This past week we took the children in for a visit to the doctor and she asked Sean how he was doing in school. He laughed and shrugged, saying he didn’t know since I never gave him his report card. She asked him how he was getting along with his peers andf he told her he was doing fine in band. When she asked about other classes, he laughed and said he was always fighting with his classmate. Danyl pipped up and said “Yeah and the principle is always on the computer so he doesn’t see us goofing off” Doc looked at me and said the words everyone else says when they find out my boys aren’t in public school “Their education is so very important. I hope you understand this” Well, yeah, I know how important it is. Both Mike and I have degrees DUH.
My boys are unschooled. Sean “goes to school” one period a day, when he goes to the school for band practice every morning. Danyl hasn’t set foot in a school, officially, for three years.
Some people tell me I have to keep records of how many hours a day the boys are learning, what the topic of learning for the day is, test scores and grades. They look at me with disgust and horror when I tell them that my boys don’t take tests, they don’t write reports nor do they do worksheets (unless they want to. They ARE available for them to utilize) Most people get it when I say the boys are homeschooled but are baffled when I say they are unschooled. Here comes the comment I always get “their education is so very important” Well DUH, no kidding, I never thunk it.
We tried the online academy but they were too bossy, always getting on to Danyl and Sean if they missed a week of their online time without permission. At one time, Dans teacher was calling daily, to berate him for not making his written reports on time. She threatened to remove him from the school so, he stopped working completely. His explaination was “well, she’s going to kick me out of school. Why even try?” I have to admit, I see where he’s coming from. The last time he talked to her, he handed me the phone after saying “I’m not doing it and unless you come here personally, you can’t MAKE me.” We pulled them both from classes that night after a family pow wow. Neither of the boys were happy and they were both of the opinion that school sucked and they weren’t learning anything that they didn’t already know. I gave them both the standard GED test and they passed everything except the paragraphs.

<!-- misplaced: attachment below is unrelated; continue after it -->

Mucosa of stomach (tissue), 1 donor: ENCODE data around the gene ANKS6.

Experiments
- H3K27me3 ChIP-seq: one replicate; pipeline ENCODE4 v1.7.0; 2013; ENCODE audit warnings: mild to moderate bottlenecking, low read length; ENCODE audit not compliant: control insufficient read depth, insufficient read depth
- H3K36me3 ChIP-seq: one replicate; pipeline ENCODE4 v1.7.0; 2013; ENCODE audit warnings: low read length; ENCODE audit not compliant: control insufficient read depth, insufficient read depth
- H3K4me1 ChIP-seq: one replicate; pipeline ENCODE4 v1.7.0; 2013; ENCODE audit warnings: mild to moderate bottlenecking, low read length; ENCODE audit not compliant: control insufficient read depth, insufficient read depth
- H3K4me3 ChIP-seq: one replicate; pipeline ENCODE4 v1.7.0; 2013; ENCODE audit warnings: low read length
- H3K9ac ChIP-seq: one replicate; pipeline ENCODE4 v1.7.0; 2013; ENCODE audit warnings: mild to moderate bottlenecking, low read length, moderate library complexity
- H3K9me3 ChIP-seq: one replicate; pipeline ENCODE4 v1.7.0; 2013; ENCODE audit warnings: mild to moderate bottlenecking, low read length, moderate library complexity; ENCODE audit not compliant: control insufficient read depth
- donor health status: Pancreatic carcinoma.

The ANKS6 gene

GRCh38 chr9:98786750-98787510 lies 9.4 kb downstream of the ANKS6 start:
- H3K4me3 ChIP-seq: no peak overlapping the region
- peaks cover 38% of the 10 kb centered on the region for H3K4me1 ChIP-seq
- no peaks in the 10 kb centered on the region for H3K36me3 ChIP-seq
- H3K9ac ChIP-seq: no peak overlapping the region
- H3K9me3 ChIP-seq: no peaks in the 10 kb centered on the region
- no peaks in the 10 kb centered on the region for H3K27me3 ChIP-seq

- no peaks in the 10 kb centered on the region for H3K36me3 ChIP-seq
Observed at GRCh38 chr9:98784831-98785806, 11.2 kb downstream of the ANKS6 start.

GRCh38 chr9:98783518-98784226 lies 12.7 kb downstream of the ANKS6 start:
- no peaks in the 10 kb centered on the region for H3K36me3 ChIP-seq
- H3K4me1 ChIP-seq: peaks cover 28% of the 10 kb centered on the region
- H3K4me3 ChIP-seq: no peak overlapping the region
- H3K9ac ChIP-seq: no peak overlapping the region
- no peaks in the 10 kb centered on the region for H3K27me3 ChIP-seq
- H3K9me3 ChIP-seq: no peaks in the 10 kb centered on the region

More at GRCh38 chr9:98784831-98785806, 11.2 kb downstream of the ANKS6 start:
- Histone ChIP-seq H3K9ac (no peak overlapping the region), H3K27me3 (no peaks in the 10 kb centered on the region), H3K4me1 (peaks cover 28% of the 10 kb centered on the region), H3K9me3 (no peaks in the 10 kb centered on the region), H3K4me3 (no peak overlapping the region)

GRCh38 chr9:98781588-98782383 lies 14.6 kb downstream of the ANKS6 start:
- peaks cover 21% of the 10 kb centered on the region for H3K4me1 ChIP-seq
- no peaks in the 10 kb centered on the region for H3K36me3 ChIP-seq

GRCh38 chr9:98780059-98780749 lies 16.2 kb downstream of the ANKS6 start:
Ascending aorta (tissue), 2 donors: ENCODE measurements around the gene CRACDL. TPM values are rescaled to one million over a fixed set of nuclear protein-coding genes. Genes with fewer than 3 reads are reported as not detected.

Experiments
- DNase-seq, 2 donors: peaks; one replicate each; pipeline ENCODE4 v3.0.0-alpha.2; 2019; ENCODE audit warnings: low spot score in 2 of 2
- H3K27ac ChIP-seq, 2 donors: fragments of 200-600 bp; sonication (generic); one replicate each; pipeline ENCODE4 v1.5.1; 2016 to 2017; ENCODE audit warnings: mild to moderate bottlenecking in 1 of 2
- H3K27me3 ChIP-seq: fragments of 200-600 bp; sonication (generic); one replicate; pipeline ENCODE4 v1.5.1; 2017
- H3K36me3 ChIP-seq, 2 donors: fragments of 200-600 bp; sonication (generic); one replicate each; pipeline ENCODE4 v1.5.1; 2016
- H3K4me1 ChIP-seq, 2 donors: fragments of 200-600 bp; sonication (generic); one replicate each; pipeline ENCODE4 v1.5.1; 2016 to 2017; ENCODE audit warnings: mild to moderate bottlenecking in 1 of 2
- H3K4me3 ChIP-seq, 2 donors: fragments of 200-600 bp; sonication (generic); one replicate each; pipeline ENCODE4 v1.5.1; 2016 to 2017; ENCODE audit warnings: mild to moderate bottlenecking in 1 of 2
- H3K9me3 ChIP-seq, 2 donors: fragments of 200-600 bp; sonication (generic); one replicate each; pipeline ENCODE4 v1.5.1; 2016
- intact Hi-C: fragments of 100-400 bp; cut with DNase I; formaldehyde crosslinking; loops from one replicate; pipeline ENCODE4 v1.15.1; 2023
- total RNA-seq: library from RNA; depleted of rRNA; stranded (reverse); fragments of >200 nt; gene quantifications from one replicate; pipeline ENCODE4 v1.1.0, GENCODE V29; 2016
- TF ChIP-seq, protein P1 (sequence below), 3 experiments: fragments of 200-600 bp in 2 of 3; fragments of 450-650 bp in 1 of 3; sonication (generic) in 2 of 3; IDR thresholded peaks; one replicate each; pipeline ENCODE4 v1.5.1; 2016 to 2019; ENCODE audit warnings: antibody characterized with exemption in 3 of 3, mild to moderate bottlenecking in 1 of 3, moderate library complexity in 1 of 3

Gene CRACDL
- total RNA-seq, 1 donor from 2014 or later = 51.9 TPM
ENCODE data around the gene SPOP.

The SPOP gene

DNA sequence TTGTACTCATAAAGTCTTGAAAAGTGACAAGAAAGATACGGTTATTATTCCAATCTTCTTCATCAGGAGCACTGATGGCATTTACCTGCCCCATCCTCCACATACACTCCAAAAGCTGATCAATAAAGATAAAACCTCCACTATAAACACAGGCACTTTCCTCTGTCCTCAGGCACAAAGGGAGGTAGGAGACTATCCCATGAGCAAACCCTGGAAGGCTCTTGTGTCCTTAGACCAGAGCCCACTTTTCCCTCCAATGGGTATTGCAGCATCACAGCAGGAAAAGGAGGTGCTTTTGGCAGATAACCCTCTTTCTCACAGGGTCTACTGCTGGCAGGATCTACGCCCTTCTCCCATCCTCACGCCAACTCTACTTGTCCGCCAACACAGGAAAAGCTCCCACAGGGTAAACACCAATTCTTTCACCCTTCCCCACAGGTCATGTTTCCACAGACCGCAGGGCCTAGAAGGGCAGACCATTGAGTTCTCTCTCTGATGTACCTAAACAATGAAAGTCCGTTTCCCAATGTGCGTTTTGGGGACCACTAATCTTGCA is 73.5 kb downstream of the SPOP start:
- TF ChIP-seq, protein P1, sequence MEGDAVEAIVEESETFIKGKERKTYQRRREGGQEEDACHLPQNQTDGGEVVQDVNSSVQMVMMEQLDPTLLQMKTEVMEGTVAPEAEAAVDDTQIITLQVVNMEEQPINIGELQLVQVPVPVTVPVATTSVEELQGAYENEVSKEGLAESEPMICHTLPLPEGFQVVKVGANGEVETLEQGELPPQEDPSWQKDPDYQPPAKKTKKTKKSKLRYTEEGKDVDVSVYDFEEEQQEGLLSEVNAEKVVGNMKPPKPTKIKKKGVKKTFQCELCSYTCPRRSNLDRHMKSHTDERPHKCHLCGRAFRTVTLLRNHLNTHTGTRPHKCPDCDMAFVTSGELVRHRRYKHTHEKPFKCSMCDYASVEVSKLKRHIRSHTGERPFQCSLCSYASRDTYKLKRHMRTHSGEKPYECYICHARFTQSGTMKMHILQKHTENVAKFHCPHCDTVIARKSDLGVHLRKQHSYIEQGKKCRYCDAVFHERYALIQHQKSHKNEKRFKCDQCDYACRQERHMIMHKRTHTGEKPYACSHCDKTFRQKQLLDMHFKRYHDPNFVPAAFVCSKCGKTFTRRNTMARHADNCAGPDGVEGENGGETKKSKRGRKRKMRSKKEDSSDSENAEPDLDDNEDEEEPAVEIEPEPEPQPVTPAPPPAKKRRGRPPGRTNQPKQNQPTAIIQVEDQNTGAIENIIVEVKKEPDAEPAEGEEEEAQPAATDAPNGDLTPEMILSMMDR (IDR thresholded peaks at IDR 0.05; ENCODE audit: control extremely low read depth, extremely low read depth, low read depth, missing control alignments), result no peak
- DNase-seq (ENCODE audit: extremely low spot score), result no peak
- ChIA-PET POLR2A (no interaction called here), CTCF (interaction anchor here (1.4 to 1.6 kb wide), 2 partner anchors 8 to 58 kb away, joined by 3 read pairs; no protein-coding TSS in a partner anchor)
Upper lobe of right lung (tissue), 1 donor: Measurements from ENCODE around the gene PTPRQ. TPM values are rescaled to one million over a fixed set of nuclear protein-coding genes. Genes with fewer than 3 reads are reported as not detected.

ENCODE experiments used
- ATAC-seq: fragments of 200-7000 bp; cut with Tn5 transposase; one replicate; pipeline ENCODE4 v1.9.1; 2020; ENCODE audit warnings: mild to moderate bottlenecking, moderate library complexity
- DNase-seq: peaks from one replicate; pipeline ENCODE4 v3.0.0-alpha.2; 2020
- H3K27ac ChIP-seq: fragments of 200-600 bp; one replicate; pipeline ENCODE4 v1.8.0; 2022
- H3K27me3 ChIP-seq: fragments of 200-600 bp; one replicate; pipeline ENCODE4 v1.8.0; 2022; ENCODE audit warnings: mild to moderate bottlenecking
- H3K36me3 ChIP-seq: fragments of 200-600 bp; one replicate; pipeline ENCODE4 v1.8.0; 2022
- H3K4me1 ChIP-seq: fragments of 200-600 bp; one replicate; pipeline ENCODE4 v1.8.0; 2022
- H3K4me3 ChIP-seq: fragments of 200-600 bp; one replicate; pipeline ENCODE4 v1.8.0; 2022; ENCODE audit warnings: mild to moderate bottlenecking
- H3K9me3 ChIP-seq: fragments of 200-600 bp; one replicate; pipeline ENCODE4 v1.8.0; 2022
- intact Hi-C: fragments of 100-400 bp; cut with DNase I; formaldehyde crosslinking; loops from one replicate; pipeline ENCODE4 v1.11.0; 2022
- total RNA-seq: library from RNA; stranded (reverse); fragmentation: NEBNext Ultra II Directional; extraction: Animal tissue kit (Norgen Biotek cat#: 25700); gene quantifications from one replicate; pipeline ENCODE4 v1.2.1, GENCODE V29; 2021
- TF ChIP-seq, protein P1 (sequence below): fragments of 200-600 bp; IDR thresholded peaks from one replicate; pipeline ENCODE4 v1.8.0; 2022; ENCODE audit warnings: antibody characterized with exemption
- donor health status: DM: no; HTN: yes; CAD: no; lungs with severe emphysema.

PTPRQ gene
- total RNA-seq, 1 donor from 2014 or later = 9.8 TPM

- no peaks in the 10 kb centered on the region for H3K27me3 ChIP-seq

We started deschooling on March 1st, 2012. For those that don’t know what that is, “Deschooling is not just the child recovering from school damage. It’s also the parents exploring their own school and childhood damage and proactively changing their thinking until the paradigm shift happens.—Robyn Coburn” We are relearning how to be ourselves and discovering what makes us tick, mentally. None of us have had the opportunity to really find things we ENJOY learning about because, well, we had to have the scheduled family time when the boys weren’t in classes of some type. Now, with the start of deschooling, we are able to find out what inspires us to learn, what makes us… US.
In the past month, Danyl has discovered that he loves poetry and building things online. Sean has discovered that he likes history and, like Danyl, building things online. Sean still loves to play the trumpet and is teaching himself how to make videos online. Video production has taken a front seat in his mind and he’s even taught me a thing or three. Watching my sons begin to find their creativity and hunger for learning again brings tears of joy to my eyes. They are too young to be as stressed out as they were in school. A couple months ago we told the boys that they might have to go to public school next year and Danyl had a full blown panic attack. For heavens sake, he’s NINE! That’s when I began looking into unschooling. So far, so good.